“I had a client who kept being asked to play a public role -- do the PR -- for her practice because ‘she was good at it’ or ‘it came naturally,’ ” Mazur recalls. In small companies, tasks like mentoring, public relations, and event planning often fall to women, and, says Mazur, “they get no credit or compensation for it.”

If you can’t trim or say no to the extras, at least make a point of asking whether they come with additional compensation and, if not, which other duties the boss would like you to stop doing.

Mazur cites an example from her own family: “My husband is an elementary school teacher, and if he’s asked to do extra work, he’ll say, ‘How are you compensating me?’ That’s a very traditional female field, where you get asked to do these extra things and are not compensated. He automatically will say, ‘How does this work in terms of my duties, responsibilities, and pay?’ ”

5. TURN OFF YOUR iPHONE Electronics may exacerbate your feelings of overwork. “The nonstop technology that assumes you will be available is a cultural thing that’s new,” says Stein. If you’re working a 10- or 12-hour day and checking e-mail after you get home, ask yourself whether you’re really expecting any urgent new messages -- or whether you can keep the computer and BlackBerry off at night. While not all fields allow you this freedom, you may find it easier to designate only a few times during the day when you will read and respond to e-mails.

After all, sometimes what feels like “overwork” is merely “inefficient work.” You may be at work 12 hours a day, but if you’re spending any of it IM-ing friends or reading blogs, you might be adding a few unnecessary hours to your workday. If you lack the willpower to close your in-box or turn off the wireless in your home office, there’s software to help, such as Gmail’s “e-mail addict” function: It allows you to bar yourself from your in-box from a set period of time, a little like putting yourself on a casino’s “do not admit” list. If you work on a laptop, consider taking it to a coffee shop without a wireless signal for a few hours of distraction-free work.

6. EAT, SLEEP, WORK OUT If you’re overworked, you may feel you have no time for the yoga studio, farmers’ market, or even your own bed. But career counselors say cutting out exercise and, in particular, sleep compounds the problem of overwork. When you’re sleep-deprived, you don’t perform as well, and all your tasks take that much longer. “It’s possible you can’t change your 70-hour week, but you have to make it work as well as you can,” says Stein. “Exercise, sleep, and eat well.”

But how -- or, more accurately, when? The solutions will differ for everyone, but an ideal approach is to make exercise part of your daily routine. Can you walk as part of your commute? Are there relatively mindless work tasks you can take care of while on an elliptical machine? It can be easier -- and cheaper -- to own a piece of exercise equipment than pay for a gym you never find time to visit. Or try using your lunch hour (assuming you still get one) for exercise, then eat while catching up on e-mail.

7. ASSESS THE TIME FRAME When your workload gets untenable, it’s useful to try to gauge how long you will face the situation. Is it likely to improve as the economy begins to turn around and the company resumes hiring? Or are you in a field like, oh, say, print journalism, where staffing may stay tight even when the economy picks up? “Is it a short-term crisis or a long-term thing?” asks Stein. If you can imagine things turning around in the foreseeable future, you may want to focus on making changes in the rest of your life -- get the kids to help with yardwork and cooking -- and keep telling yourself the situation will eventually improve. But if you don’t see any end in sight, you may need to shift from trying to fix your current job to looking for a new one.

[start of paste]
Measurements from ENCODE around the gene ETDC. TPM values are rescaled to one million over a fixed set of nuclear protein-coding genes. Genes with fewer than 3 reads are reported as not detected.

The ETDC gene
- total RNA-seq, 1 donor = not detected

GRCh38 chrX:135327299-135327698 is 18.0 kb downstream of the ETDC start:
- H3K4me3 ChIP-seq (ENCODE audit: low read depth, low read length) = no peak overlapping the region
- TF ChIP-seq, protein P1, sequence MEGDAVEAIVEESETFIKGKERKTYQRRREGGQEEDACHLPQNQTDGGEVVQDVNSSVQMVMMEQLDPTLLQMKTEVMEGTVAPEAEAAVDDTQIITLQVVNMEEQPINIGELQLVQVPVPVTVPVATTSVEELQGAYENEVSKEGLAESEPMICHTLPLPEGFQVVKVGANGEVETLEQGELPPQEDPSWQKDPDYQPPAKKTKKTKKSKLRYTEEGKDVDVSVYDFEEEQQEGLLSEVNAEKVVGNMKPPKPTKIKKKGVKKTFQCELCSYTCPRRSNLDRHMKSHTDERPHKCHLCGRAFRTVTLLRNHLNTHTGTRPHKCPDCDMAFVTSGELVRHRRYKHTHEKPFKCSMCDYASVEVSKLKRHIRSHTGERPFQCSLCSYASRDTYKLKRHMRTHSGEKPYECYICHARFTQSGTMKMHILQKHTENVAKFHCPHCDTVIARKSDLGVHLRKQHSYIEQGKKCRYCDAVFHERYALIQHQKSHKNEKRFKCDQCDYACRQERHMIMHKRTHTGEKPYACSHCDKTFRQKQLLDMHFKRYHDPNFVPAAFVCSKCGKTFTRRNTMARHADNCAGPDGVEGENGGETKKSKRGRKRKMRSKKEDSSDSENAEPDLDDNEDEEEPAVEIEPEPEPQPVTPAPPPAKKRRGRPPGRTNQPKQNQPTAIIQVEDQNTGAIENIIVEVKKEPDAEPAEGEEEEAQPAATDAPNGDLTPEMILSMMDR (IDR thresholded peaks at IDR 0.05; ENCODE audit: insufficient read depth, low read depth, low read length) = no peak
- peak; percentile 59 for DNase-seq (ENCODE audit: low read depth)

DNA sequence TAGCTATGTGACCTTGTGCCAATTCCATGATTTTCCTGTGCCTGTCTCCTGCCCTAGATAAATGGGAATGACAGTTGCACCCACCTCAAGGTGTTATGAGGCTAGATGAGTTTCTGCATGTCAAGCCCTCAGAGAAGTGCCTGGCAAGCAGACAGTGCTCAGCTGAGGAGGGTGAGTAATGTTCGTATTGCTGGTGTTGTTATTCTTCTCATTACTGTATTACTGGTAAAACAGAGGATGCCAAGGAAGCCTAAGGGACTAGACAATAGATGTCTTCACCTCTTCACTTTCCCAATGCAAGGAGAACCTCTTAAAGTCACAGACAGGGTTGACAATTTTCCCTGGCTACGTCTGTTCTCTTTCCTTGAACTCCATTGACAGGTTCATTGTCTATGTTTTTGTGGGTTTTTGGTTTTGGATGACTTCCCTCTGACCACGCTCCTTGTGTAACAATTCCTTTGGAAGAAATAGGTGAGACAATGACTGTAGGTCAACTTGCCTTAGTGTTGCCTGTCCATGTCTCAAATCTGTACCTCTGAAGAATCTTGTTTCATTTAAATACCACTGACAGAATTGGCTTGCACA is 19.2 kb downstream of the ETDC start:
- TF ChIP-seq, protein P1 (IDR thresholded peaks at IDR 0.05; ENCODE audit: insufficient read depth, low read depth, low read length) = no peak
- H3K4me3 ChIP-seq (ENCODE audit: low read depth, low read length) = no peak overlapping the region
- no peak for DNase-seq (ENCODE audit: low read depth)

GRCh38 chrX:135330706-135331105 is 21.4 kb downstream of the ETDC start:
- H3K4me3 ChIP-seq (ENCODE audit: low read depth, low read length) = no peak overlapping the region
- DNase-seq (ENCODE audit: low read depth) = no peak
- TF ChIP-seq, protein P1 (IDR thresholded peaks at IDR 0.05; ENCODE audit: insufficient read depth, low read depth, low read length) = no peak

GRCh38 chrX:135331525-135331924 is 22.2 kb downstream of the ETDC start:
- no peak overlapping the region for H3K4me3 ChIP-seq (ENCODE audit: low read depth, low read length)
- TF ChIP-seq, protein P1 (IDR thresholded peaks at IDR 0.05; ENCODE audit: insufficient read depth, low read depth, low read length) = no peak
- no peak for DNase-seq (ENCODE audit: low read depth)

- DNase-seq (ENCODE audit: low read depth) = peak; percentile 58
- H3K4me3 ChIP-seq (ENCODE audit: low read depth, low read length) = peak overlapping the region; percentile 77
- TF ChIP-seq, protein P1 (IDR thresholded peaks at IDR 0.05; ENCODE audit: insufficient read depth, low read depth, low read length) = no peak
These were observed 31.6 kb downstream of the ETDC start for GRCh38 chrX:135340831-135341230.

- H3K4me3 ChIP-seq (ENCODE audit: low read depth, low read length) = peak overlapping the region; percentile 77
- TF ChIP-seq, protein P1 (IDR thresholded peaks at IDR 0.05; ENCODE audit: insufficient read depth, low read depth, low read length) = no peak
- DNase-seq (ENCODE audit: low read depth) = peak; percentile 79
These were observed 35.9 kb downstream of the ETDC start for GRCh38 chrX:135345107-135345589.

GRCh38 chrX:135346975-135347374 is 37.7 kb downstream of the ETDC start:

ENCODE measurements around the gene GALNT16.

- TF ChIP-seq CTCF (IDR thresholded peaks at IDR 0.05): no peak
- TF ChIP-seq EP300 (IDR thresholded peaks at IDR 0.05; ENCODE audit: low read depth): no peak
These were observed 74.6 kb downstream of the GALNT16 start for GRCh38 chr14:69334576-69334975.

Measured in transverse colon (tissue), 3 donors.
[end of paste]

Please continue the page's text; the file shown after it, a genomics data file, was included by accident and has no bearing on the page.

8. GET OUT In some jobs and some fields, there is no cure for overwork. All the counselors I interviewed stress that there are some situations where employees may be unable to affect a workplace culture -- and others where an employee’s personal financial obligations may make taking a stand too risky. So if none of the above tips helps, or if you feel you can’t try them, you may need to look for a new position or a different career. As you interview, make sure you ask what’s considered a “normal” day’s work in any new role -- and that it’s one you think you can live with.

One local professional woman, who asked that her name and job title not be used for fear of employer retribution, said she began job hunting because she was working from 4 a.m. to 11 p.m. many days. But what drove her over the edge was learning that her employer didn’t see those hours as a problem -- and didn’t appreciate her efforts. “I wanted some recognition from my superiors that my efforts were acknowledged, and if not, then I wanted some clarification that what I was doing was ‘what it takes’ in their eyes to succeed,” she says. Getting neither, she realized she needed to make a change and found a new position.

Of course, like the advice about getting exercise, an overworked employee rarely has enough time to look for anything new. Stein recalls a corporate lawyer who was too busy to start a search for another job and who ultimately did what may be the last refuge of the overworked: taking whatever vacation time you have to search for that new job.

Alison Lobron is an associate editor at CommonWealth magazine. Send comments to magazine@globe.com.